National Poetry Month

Poet of the Month – Elaine Wilburt

National Poetry Month April 22, 2020

Elaine Wilburt

 Nôtre Dame de Paris: Entr’acte
 
As crimson rays
melting to violet
slip
from bell tower
to buttresses,
a solo sax
wails
sobs laden
with this dusk.
 
Against
a stone bridge,
creamy and warm,
echoes redouble
like a round,
fading
layer on layer,
harmonizing grief.
 
Lapping softly,
keeping time,
the waiting Seine
spirits them away.
 
First published in The Avenue

1.     What inspired you to write this poem?

I studied in Paris when was in college, and this captures a moment one evening that spring as my friends and I were out walking near the cathedral. Twilight comes late in Paris as the days lengthen, and I remember hearing the busker playing, the notes echoing like the light.

2.     What do you like about this poem?

It  evokes a memory of twilight. A fleeting moment. I arrived in Paris at night, and the first recognizable monument I saw was Notre Dame with its wash of illumination against the night sky. It was magical. Later, after living in the city a while, I found I used the cathedral as a landmark to help me navigate. This poem reminds me not to lose the wonder of small, daily moments.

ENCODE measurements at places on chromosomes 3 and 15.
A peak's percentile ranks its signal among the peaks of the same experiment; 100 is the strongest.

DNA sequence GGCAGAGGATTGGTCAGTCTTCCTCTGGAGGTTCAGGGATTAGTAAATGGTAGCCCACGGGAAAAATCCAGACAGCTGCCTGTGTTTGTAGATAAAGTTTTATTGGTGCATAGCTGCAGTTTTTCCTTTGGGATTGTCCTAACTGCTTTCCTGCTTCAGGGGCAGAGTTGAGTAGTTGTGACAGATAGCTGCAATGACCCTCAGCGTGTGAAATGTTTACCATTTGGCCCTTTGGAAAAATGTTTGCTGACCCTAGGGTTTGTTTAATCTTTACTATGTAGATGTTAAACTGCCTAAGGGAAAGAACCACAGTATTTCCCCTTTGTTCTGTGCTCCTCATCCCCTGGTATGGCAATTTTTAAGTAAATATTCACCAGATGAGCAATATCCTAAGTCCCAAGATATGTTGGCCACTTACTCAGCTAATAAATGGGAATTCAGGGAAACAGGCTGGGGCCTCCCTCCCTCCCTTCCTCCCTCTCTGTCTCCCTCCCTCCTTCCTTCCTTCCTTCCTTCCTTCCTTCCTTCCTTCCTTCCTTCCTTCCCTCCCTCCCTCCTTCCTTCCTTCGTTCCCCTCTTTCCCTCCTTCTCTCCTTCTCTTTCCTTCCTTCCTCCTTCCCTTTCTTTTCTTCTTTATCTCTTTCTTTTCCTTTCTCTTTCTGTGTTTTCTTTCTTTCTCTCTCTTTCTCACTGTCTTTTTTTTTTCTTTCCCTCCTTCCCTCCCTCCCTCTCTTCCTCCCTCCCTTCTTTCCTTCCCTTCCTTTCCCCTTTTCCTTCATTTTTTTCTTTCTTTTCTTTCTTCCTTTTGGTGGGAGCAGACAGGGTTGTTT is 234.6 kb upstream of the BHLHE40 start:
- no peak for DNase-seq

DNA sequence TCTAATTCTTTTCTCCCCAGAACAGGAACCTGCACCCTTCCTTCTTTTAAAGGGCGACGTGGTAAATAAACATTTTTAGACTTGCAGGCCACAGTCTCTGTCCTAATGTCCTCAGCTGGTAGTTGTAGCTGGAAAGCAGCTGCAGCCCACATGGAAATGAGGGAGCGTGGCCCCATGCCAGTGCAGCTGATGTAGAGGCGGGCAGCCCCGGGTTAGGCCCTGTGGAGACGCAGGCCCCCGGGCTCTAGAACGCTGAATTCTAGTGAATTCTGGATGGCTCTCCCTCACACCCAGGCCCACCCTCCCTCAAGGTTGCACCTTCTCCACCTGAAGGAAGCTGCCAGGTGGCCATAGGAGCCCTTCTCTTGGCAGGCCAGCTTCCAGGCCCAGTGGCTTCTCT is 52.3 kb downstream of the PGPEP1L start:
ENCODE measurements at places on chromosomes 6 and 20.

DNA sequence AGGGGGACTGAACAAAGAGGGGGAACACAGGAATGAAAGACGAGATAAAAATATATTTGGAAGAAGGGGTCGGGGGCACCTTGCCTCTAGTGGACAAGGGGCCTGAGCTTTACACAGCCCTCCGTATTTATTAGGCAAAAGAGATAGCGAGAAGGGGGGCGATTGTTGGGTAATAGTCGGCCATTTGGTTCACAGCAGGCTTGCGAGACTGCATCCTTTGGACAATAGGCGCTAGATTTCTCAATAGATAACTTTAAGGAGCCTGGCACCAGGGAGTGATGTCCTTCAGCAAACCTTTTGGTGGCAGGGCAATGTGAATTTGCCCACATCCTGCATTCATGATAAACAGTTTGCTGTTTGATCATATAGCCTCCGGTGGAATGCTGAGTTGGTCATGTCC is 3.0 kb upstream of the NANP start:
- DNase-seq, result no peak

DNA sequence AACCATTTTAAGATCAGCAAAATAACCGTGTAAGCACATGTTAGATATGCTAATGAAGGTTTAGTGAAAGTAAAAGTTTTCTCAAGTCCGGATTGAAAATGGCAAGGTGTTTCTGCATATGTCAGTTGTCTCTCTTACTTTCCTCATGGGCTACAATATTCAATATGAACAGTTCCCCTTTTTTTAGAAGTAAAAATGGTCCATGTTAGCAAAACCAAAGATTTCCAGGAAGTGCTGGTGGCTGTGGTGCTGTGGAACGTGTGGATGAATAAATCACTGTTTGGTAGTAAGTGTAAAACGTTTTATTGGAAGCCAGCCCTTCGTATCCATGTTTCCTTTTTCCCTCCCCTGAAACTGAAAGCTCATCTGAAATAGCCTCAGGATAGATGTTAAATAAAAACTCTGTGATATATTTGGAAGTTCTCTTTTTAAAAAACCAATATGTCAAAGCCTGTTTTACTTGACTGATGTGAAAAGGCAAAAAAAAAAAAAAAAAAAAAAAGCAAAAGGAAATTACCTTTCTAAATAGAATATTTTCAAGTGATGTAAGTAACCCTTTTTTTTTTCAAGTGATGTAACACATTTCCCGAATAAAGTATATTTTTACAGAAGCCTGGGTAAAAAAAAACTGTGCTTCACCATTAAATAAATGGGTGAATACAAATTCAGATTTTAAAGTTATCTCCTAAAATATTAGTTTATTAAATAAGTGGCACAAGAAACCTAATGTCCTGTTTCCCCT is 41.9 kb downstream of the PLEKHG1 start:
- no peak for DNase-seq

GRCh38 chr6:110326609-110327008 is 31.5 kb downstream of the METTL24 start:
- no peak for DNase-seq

3.     What would you change about this poem?

I would perhaps try to show how the experience made me feel outside of time. I wanted to hold that moment. Emphasize twilight more?

4.     Where, when, and how often do you write?

I’d like to say that I was disciplined and write daily. I do try to write a haiku or senryu daily, but I often do not. I sometimes look for those poems while walking the dog and hurry to jot them down at home. Other lyric poems may come from news stories, trips to the Dollar Store as happened recently, my children, anything. Sometimes from trying a new form. I prefer to write with pen and paper, not at the computer although I revise there, mostly while in the living room.

5.     What poetry books are you reading right now?

I read here and there from online journals. I am looking forward to reading Nouns and Verbs by Campbell McGrath.

Picture of Elaine Wilburt